I decided to talk about Iceland, but I think that the photos will be the only thing that is white in my piece of magazine (clearly ignoring the paper, which however for years and thanks to merciful hands, has taken on a much broader spectrum of colors, thank you). Anyway, I will try to tell you something about northern Europe.
Driven by my own subconscious, sitting in front of the computer, I crunched the numbers, left the account fuming, and went home. Iceland. Total escape, one of my dream destinations. Any other would have been worth it, as I say, Ancares, Finisterre, New Zealand, the seafront, Kenya... What does it matter?
The really fundamental thing is that, if you can do it, you want to do it, and it makes you and the people around you happier, do it. If it helps you escape, so that your mind travels, do it.
On April 7, under atrocious cold, at about -25º C, I thought what I always think when I am having a bad time (physically) What am I doing here??!! Who would send me to Iceland at this time??!! And then I think, you did it because you wanted to, it shouldn't be so bad...
We arrived in Iceland on April 4, 2009 after two planes and various negotiations for excess luggage. The country is not precisely characterized by its demographic concentration, but rather the opposite. Driving on the island's main road (circular No. 1) means not meeting anyone for hours, It's like driving along a lost highway in deep Galicia on a soccer Sunday at 5 in the afternoon, yes, with a 4×4, knobby wheels and the road covered in ice and snow.
We arrived with the idea of touring the island and visiting three specific places: From Reykjavik (to the southwest) we had ten days to visit the Snaefellness peninsula (to the west), the northern mountain range of Skidardalur, Dalvik and its fjords and finally some area of thermal activity. We don't get overwhelmed, but we take advantage of the time.
I will avoid talking about the “geysers”, sulphataras, boiling water and volcanoes because I consider that the photos are sufficiently descriptive. Nor do I think it deserves much attention to tell little adventures about the climbs in Dalvik or the journey through the snowy and isolated valleys of Skidardalur because, likewise, I think their beauty is demonstrated in the photographs.
I think that the important thing about the trip is the sensations, those sensations that many of us look for on our trips and that I discovered with the arctic wind, at -25º C, at the summit of Snaefelljoküll.
In Olafsvik they looked at us strangely. The few people we found, at the town's gas station and in the only hotel in the small fishing village, could not believe that those people with skis wanted to climb Snaefelljoküll. What would they have missed at the top of that volcano in the cold? What was it doing and how much snow did it have? A “nonsense”.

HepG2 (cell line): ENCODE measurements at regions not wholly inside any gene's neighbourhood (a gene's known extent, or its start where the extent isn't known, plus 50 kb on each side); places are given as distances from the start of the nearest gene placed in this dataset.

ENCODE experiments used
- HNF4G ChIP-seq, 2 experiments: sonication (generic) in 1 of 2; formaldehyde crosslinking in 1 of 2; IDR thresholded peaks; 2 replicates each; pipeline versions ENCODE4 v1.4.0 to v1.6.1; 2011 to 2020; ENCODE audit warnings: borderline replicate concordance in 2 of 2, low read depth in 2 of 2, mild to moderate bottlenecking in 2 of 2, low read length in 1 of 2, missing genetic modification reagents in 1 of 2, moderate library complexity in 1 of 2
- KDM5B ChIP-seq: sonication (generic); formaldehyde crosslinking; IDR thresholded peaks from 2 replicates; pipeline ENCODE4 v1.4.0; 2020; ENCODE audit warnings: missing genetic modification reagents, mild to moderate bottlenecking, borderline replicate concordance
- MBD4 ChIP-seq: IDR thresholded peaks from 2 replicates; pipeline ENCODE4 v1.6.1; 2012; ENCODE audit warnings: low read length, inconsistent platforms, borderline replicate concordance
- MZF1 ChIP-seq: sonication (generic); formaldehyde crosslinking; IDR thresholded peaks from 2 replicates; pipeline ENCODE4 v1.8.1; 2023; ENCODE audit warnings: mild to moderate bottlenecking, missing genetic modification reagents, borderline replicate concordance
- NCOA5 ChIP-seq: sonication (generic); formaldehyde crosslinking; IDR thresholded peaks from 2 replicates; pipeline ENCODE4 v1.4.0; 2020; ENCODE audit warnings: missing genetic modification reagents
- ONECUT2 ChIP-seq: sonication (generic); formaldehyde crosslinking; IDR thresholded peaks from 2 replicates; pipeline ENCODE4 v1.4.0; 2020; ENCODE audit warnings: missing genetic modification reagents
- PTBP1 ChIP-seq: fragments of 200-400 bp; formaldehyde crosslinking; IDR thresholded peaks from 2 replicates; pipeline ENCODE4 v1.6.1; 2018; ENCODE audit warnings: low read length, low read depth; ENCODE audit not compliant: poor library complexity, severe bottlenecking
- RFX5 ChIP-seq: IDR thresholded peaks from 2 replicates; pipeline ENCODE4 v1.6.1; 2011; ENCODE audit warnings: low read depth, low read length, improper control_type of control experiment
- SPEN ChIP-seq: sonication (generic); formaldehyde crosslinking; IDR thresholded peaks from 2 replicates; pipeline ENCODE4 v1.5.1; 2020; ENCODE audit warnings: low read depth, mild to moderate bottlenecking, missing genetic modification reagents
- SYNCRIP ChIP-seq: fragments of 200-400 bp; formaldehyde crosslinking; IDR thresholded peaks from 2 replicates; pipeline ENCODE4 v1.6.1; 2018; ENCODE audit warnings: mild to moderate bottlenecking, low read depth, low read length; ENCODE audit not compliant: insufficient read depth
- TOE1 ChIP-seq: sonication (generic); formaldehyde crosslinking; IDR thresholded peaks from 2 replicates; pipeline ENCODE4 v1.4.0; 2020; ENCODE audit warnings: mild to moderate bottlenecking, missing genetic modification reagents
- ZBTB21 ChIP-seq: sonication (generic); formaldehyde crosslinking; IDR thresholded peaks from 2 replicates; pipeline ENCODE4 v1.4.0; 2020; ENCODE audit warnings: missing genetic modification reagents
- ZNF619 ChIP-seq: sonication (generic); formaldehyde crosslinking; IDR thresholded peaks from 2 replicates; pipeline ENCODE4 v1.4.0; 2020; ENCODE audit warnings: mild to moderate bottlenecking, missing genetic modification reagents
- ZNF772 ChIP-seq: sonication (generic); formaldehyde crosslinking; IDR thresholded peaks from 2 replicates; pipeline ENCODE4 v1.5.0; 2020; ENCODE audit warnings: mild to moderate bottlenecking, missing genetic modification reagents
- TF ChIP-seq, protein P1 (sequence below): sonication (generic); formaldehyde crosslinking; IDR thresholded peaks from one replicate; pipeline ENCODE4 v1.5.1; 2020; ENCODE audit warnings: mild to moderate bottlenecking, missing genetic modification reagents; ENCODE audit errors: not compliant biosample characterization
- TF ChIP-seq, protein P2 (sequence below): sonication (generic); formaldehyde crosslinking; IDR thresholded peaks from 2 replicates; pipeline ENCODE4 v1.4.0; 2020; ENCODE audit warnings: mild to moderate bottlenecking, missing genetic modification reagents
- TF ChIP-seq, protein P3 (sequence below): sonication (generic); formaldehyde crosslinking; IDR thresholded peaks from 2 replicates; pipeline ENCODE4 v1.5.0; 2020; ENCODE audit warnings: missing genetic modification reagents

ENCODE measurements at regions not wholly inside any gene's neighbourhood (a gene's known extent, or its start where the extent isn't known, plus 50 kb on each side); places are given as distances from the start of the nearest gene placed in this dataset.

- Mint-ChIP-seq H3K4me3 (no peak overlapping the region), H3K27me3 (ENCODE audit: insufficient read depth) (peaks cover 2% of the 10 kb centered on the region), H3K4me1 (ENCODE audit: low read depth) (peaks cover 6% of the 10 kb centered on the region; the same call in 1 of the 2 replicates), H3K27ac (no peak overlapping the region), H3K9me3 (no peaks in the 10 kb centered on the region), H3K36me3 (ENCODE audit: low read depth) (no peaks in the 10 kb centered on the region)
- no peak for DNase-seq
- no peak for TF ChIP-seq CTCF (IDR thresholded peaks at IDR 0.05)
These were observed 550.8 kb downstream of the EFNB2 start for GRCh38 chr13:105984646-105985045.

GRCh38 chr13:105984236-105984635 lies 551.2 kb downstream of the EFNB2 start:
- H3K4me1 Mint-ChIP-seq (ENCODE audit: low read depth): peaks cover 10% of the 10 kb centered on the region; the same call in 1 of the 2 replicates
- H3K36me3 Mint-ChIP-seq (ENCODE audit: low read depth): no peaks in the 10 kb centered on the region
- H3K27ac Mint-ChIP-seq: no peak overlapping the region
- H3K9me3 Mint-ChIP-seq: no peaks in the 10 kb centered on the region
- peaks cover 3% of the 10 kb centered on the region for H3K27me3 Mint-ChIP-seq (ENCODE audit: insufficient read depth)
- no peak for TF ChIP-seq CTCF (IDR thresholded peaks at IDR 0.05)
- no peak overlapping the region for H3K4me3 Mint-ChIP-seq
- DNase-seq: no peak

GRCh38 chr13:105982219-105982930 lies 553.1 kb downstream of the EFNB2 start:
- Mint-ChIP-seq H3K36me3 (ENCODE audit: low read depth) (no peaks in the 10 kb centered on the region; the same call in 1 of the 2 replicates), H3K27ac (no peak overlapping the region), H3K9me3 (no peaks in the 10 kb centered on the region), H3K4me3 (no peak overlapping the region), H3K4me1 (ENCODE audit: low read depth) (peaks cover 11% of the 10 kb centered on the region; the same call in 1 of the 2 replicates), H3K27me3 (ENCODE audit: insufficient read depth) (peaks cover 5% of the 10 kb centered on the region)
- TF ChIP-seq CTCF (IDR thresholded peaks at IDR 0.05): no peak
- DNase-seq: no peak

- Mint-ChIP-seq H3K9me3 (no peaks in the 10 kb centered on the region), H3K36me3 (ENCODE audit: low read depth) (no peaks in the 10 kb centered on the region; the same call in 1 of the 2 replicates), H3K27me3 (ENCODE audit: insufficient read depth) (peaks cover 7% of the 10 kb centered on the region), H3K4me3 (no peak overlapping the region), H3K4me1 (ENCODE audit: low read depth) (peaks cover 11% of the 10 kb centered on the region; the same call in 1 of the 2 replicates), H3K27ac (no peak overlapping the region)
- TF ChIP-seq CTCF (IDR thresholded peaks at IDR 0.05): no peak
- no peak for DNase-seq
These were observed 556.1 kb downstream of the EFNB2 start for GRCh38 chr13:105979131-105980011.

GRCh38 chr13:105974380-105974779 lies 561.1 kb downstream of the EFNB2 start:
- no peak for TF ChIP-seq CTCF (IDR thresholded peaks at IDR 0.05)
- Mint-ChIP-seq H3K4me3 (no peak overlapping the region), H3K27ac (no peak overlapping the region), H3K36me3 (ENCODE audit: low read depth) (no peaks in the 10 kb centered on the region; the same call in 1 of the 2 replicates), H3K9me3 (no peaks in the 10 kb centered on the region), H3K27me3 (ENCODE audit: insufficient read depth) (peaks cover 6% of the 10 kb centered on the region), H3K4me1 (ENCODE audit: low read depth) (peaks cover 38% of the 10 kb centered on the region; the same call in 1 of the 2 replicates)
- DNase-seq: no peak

The day dawned clear, -1º C marked the thermometer of the Skoda 4X4; We went to the volcano because it was simply there, on the last edge of the spine of the Snaefellness peninsula, as the culmination of the finisterrae, a mass of snow that friendly invited us to the precipice of the mountain range. We started “focusing” around 8 am, with great spirits and surrounded by a stony silence.
We went up without following a specific route. The freedom of being able to mark our own route pushed us from 0 meters from the sea to 2,300 meters from the summit, wrapped in a different atmosphere. It is the breath of ski touring, the purity of heading towards the horizon, moving your steps without anyone observing you, avoiding crowds, being able to think and talk to yourself, in silence.
You launch a movement of the ski, it sounds in the deep snow. You launch a new kick, you control it. You breathe, you inhale the pure air of the north, you see the fog creep in little by little, you sigh. You look up after 5 hours of effort, you feel tiny under those masses of ice, in the glacier, surrounded by covered cracks that you cannot see and with the ocean as a participant, the only possible spectator who, even at that moment, says nothing. You can think in silence, as if you were doing it at home, escaping from everything, with your pillow. You launch more ski movements, on the snow, you continue up.
The wind picks up, but it is strange air, cold, cold, and you realize that you reach the summit and that to the north there is nothing else, only the arctic that breathes against you, waking you up from the 7 hours of ascent and of your thoughts, of your ideas, of yourself... it tells you:
What are you doing here, you're not at home? You are happy? What makes you do all this?
You reach the summit. You feel whole, complete for your effort and for the hours of silence, but you cannot properly appreciate what surrounds you. The cold makes you numb, your joints contract, in half an hour hell has arrived dressed in white and shiny. Now your thoughts do not belong to you, they are from your own body and not from your mind that forces you to get down from there.
You go down for hours controlling the skis, the cracks you just passed a while ago, the relief, in dense fog, again you think, what am I doing here??!!
Deep down you know that a small obstacle is overcome, it is a little cold, you do it because you are happy with it, you have escaped, you have thought and you have contributed to collecting a new smile in the sadness of the rest.
You arrive again satisfied. As always, cold, numb but satisfied. The Snaefelljoküll has once again taught you that a smile can be the difference between a good or a bad experience, it all depends on how you live, how you feel, how we want to perceive it. Much of that is only achieved through travel, escaping, directing our own steps, leaving the portal.